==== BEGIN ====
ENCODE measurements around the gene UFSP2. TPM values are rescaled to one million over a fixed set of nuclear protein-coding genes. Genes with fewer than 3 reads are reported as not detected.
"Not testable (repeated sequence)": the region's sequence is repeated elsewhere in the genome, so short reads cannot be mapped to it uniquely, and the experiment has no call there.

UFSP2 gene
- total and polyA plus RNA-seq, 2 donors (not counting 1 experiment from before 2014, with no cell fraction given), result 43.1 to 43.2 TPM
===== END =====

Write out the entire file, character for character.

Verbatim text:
ENCODE measurements around the gene UFSP2. TPM values are rescaled to one million over a fixed set of nuclear protein-coding genes. Genes with fewer than 3 reads are reported as not detected.
"Not testable (repeated sequence)": the region's sequence is repeated elsewhere in the genome, so short reads cannot be mapped to it uniquely, and the experiment has no call there.

UFSP2 gene
- total and polyA plus RNA-seq, 2 donors (not counting 1 experiment from before 2014, with no cell fraction given), result 43.1 to 43.2 TPM